Claiming the interest

The judgment doesn’t explain why Mr Linnett decided to issue proceedings for the interest on his outstanding fees or why he only claimed against Mr Harding. One presumes that it was, in part at least, a point of principle since the sum he was ultimately awarded was a little bit shy of £300. That is a tiny sum to be dealt with in the TCC, but it was transferred there from the Kingston County Court by Fraser J because of the nature of the issues that arise.

…and for sure, any adjudicator will find those issues very interesting indeed!

Was Mr Harding a party to an adjudicator’s agreement?

I’m not surprised that the court held that Mr Harding was a party to an adjudicator’s agreement. After all, he had fully participated in the adjudication, nothwithstanding his reservations as to jurisdiction. Thus, as the court concluded, he had “requested the adjudicator to adjudicate on the dispute”.

The court was able to refer to previous case law to confirm an adjudicator’s agreement was concluded by conduct, Linnett v Halliwells LLP (which involved the same Mr Linnett) and Fenice Investments Inc v Jerram Falkus Construction Ltd. (I wrote about Linnett at the time, and Jonathan considered Fenice.)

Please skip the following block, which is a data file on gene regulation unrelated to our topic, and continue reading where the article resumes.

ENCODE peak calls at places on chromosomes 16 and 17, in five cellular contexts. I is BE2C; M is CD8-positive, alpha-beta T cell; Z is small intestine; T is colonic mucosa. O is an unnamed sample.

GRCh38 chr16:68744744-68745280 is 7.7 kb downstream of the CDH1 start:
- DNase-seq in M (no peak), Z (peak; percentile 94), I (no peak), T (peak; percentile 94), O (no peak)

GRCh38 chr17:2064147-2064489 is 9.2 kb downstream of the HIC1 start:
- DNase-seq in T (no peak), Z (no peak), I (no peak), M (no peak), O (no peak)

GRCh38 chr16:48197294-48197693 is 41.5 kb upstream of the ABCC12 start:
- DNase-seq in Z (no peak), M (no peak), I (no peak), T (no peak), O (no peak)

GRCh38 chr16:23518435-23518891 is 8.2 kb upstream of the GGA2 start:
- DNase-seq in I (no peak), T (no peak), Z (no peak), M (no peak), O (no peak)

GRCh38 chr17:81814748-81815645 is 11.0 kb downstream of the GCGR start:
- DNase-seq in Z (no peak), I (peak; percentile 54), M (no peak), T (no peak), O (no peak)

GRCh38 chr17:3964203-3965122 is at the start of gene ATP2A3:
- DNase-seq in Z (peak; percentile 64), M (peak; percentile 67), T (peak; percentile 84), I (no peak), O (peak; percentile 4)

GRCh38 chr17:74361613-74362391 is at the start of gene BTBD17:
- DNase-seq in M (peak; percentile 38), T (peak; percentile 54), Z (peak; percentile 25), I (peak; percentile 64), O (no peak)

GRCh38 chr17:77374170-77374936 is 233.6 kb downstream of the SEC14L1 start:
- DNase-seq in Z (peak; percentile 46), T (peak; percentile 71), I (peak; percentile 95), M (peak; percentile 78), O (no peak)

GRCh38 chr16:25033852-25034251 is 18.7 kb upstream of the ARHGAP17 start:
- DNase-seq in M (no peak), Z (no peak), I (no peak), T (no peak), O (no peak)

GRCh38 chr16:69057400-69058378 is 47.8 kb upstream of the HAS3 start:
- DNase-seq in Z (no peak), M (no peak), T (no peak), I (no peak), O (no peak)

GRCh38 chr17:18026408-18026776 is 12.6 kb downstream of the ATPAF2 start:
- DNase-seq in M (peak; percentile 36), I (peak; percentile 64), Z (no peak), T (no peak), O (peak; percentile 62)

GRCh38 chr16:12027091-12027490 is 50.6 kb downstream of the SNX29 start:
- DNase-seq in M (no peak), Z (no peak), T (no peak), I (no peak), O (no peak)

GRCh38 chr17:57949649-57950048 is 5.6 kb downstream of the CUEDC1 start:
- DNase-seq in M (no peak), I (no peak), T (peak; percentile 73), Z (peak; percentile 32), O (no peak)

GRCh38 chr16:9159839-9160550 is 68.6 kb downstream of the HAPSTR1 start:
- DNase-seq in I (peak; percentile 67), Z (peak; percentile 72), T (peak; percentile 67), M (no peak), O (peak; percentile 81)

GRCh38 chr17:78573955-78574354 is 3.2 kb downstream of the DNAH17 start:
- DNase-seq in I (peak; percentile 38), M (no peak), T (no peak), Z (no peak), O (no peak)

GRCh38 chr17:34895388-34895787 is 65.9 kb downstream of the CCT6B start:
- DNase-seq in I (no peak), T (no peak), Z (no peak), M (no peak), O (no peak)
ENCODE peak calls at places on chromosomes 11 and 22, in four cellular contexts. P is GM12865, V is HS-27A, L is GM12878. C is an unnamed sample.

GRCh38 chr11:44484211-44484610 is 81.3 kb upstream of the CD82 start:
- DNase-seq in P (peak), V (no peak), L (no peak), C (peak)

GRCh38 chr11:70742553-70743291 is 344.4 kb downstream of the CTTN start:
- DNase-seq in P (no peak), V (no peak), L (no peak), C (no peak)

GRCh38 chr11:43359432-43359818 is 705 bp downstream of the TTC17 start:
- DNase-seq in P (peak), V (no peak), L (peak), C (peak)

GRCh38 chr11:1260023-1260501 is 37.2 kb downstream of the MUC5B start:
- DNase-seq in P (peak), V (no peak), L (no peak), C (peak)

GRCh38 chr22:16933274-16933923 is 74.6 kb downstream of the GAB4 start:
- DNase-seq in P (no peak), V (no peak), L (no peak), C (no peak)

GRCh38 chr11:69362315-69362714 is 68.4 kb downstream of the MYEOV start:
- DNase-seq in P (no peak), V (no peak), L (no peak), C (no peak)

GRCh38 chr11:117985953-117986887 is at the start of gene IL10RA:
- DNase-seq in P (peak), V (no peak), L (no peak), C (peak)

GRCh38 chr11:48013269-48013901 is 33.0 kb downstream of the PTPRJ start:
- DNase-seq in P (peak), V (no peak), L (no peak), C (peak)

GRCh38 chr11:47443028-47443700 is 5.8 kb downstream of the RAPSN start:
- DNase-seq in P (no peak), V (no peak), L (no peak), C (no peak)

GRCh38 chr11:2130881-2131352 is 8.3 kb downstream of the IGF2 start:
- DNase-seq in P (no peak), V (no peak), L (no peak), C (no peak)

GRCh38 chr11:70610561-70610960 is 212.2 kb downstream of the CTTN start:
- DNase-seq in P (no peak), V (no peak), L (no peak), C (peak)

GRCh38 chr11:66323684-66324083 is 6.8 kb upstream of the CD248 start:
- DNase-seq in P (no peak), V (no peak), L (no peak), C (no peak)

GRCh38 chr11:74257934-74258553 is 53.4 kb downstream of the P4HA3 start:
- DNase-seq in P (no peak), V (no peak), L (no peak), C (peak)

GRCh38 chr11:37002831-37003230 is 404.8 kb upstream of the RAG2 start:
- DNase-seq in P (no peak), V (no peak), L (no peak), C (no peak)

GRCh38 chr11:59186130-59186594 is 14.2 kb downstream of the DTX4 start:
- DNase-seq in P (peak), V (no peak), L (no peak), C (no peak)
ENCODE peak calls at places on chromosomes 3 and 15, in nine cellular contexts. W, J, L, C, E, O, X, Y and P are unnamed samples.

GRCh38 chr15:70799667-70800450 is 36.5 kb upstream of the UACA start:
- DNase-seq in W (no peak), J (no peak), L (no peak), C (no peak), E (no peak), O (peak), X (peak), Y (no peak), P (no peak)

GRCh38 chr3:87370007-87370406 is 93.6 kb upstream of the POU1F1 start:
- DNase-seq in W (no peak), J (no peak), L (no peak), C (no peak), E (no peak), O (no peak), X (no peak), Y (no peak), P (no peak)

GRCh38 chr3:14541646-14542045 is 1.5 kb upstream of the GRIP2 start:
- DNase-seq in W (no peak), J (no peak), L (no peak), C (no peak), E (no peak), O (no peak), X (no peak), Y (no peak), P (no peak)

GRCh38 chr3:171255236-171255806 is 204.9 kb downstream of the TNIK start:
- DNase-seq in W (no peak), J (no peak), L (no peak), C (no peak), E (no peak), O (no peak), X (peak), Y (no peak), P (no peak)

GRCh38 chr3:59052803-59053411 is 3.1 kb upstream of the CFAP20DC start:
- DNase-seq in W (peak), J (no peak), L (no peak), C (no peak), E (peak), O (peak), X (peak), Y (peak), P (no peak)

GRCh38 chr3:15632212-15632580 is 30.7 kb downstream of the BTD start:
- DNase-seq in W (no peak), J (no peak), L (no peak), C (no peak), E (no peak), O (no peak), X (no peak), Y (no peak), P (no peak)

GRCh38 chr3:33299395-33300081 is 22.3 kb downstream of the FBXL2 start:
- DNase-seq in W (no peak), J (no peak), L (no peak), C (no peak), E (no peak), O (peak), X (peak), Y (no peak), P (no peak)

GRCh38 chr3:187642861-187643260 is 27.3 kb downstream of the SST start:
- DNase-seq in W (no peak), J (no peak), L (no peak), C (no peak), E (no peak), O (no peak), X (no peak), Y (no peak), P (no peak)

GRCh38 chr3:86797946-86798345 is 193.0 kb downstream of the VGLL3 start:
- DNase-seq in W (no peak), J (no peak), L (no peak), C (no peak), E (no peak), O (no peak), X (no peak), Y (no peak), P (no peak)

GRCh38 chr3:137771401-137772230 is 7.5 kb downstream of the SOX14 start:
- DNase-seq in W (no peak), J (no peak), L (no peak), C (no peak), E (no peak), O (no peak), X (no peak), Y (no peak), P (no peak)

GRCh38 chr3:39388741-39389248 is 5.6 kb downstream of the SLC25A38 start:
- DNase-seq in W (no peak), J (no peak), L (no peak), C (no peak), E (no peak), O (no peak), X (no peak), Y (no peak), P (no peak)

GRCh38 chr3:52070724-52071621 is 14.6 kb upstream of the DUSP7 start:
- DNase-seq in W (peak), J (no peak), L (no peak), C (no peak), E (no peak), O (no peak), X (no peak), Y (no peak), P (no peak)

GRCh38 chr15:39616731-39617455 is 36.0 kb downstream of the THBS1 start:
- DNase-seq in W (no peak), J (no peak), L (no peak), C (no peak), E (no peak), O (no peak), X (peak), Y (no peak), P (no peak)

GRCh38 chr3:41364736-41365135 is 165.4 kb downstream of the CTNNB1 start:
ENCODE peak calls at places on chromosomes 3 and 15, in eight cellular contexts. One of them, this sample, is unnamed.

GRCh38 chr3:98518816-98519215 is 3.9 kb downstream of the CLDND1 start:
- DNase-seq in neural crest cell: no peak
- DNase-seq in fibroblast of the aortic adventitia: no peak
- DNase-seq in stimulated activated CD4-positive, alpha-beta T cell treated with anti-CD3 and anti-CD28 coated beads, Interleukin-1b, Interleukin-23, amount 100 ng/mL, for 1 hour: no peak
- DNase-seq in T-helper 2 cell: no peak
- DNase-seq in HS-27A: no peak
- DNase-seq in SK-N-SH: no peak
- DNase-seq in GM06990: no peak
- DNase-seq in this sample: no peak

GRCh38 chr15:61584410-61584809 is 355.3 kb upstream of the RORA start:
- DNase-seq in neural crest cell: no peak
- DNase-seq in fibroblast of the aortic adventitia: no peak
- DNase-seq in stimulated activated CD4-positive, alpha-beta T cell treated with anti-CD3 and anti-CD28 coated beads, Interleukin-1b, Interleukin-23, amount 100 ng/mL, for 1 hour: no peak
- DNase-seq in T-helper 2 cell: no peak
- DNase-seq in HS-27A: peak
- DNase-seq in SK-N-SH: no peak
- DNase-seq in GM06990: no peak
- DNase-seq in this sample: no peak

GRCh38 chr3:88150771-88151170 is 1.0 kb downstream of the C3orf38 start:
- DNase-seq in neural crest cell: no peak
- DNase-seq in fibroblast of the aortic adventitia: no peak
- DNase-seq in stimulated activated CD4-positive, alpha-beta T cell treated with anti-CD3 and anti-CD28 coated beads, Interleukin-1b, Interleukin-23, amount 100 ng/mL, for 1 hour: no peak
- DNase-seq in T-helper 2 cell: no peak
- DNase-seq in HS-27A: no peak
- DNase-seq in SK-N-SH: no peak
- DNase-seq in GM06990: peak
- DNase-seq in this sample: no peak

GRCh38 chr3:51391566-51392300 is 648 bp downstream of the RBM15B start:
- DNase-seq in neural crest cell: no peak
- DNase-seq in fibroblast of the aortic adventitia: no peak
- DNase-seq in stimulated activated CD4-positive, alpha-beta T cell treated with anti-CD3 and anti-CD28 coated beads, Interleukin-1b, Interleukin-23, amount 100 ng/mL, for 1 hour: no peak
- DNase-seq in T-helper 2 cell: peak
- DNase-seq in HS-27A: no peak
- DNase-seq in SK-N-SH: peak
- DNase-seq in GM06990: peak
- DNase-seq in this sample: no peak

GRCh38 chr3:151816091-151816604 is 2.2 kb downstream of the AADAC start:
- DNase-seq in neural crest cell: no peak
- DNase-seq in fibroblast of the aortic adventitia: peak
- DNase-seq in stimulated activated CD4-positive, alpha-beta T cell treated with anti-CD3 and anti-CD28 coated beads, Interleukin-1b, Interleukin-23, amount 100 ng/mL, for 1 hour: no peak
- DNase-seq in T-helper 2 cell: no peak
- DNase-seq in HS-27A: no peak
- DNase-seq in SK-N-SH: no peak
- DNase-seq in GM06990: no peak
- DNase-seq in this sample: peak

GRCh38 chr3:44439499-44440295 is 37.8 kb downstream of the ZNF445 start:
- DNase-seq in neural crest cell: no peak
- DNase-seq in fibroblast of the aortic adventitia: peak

Who was the adjudication agreement with?

In my view, this is one of the more interesting aspects of the judgment.

The issue was relevant because the proceedings to recover interest were initially started by Christopher Linnett Ltd and Christopher Linnett was only added as a second claimant after an application was made during closing submissions “to meet the possibility that the Court might uphold the principal defence”, that is, that there was no contract with Christopher Linnett Ltd.